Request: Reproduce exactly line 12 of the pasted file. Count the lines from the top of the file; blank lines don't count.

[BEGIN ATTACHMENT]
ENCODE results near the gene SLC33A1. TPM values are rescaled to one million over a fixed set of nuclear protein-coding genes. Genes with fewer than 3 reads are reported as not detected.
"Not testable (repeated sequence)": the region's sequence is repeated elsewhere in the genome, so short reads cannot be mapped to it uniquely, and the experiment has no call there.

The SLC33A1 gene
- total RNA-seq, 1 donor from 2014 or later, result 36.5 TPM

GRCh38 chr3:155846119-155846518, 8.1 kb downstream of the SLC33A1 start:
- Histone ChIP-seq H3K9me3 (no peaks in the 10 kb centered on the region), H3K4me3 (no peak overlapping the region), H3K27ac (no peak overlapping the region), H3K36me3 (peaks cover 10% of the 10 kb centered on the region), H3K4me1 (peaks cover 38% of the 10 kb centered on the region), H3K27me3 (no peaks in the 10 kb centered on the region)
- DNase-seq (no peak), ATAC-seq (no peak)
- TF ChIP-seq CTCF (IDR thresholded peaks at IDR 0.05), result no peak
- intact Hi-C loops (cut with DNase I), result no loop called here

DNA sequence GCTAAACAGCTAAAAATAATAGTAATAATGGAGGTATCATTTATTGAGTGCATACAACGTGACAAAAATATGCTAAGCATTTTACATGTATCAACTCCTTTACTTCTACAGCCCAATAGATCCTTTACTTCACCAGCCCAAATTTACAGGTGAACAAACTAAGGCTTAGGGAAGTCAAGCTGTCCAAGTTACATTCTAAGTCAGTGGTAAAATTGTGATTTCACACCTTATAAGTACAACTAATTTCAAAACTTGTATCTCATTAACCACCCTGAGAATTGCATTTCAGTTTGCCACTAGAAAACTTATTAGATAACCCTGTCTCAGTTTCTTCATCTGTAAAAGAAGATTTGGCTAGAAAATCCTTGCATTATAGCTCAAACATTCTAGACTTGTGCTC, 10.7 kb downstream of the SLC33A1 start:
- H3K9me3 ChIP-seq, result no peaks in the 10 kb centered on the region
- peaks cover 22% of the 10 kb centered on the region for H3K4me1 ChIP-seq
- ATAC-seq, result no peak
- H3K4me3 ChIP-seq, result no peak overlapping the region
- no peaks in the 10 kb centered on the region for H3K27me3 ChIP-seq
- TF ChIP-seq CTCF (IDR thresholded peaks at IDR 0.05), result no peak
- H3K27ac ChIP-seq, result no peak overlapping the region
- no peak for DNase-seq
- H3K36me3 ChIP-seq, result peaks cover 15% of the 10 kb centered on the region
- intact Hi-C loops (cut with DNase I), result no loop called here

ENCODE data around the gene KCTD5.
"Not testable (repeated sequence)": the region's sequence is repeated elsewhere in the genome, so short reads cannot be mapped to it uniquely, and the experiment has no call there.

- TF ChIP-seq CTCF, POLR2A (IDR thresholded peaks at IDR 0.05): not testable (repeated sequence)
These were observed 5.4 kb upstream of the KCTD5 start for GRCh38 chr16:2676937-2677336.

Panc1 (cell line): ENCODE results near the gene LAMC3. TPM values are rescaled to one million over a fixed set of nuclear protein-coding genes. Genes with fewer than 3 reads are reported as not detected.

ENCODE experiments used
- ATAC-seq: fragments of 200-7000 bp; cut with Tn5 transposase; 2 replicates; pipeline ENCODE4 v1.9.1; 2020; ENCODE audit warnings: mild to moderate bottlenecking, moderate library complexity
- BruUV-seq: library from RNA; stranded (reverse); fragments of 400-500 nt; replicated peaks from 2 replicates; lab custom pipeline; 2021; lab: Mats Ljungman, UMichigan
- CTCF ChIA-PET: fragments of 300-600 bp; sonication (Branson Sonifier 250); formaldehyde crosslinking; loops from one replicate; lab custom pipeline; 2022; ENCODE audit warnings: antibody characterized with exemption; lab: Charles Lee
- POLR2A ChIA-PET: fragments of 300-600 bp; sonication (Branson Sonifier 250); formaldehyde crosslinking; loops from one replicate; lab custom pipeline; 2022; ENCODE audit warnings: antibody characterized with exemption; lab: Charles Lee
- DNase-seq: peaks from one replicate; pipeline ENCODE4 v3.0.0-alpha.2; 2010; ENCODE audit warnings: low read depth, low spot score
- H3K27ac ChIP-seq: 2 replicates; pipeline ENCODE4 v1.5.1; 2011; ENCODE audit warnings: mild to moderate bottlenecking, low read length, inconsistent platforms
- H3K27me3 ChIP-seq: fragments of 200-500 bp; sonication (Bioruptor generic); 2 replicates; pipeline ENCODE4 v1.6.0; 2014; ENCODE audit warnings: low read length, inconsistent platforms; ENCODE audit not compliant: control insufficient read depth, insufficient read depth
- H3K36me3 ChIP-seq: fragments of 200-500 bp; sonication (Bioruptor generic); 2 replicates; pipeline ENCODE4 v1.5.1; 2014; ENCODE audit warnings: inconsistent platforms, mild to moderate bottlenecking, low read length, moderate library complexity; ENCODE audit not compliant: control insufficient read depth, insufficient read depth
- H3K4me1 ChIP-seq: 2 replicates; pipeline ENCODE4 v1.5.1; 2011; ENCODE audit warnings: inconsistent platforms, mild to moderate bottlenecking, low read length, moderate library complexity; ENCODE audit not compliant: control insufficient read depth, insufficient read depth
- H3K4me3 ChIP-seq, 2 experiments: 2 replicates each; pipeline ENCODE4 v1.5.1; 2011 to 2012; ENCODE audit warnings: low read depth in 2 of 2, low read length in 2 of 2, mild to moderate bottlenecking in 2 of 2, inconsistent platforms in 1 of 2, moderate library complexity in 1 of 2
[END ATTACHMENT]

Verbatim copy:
- peaks cover 22% of the 10 kb centered on the region for H3K4me1 ChIP-seq